Mortgage applications reversed course and posted an increase last week, as homeowners and home purchasers sought to take advantage of the lowest rates in six weeks. Mortgage application volume—for home purchases and refinance applications—rose 4.1 percent last week on a seasonally adjusted week-over-week basis, the Mortgage Bankers Association reported Wednesday. Volume, however, is still 2 percent lower than a year ago.
Broken out, applications to refinance rose 4 percent last week, but remain 17 percent lower than a year ago, when interest rates were much lower. Applications to purchase a home also rose 4 percent last week and are now 9 percent higher than a year ago.
The average 30-year fixed-rate mortgage fell to 4.75 percent last week, after averaging 4.84 percent the week prior. This marks the lowest rate since the week ending April 20, the Mortgage Bankers Association reports. Mortgage rates loosely follow the 10-year Treasury bond yield.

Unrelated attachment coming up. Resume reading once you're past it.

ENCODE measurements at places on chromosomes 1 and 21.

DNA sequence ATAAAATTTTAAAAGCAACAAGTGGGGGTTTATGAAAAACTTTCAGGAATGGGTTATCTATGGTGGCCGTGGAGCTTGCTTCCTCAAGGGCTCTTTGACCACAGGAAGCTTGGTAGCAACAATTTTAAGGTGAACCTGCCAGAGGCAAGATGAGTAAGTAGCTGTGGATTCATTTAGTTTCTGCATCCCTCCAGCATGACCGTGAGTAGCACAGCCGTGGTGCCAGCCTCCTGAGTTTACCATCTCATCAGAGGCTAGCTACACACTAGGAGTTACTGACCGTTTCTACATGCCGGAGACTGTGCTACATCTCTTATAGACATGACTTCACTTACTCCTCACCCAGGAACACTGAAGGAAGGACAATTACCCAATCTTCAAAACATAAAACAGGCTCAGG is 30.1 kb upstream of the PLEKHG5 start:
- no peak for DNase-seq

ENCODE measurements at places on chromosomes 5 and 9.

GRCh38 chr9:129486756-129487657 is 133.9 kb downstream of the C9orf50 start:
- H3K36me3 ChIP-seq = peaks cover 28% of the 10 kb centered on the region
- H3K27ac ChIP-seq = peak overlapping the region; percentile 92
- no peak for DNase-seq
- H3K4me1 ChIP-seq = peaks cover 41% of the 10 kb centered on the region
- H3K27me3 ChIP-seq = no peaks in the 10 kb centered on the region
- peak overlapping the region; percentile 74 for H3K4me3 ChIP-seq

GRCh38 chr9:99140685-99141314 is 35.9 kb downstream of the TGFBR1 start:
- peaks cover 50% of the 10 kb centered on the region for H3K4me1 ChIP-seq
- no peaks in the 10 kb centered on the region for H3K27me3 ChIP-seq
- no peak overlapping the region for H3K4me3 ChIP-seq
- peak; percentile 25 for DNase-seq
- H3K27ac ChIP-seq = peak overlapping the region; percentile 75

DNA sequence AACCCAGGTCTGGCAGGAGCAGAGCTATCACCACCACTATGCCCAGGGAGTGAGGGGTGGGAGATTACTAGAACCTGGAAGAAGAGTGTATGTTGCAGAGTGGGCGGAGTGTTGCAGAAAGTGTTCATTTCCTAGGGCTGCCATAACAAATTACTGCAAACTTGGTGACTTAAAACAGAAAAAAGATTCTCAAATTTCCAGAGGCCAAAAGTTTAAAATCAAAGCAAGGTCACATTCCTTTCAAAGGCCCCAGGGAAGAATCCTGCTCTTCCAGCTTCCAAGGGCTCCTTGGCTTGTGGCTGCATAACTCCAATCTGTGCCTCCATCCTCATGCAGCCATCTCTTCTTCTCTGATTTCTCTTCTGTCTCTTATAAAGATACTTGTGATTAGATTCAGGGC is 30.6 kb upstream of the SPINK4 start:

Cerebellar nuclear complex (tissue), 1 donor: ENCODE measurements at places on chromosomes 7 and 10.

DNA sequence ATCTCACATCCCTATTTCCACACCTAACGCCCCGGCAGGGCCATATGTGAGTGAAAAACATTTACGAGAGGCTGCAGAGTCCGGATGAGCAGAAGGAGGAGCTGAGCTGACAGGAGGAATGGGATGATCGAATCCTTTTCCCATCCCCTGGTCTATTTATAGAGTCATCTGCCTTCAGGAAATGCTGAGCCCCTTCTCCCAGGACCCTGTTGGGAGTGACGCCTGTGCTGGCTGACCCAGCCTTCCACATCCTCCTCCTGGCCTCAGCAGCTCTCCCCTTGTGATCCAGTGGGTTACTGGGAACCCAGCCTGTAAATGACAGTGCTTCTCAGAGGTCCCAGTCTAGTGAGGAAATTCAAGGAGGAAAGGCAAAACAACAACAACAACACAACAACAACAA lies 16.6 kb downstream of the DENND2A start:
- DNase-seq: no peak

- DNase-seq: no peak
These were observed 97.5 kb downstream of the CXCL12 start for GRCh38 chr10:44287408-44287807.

“Concerns over Italy’s political turmoil and questions about the possible imposition of trade tariffs by the U.S. on its major trade partners pushed Treasury rates lower this week,” says Joel Kan, an MBA economist. “While the level of refinance activity remains historically low, the reprieve in rate increases may have stopped the slide.”
Mortgage rates did start to move higher again as this week began. More buyers are turning to adjustable-rate mortgages due to the overall rise in rates over the past year. The share of ARMs increased to 7.1 percent of total mortgage applications, the MBA reports.
“While rates are like any other financial instrument whose future can’t be predicted, they do tend to pause and congregate at some levels more than others,” Matthew Graham, chief operating officer at Mortgage News Daily, told CNBC. “We’ll often see rising rates repeatedly run into a ceiling that goes on to become a floor in the future.”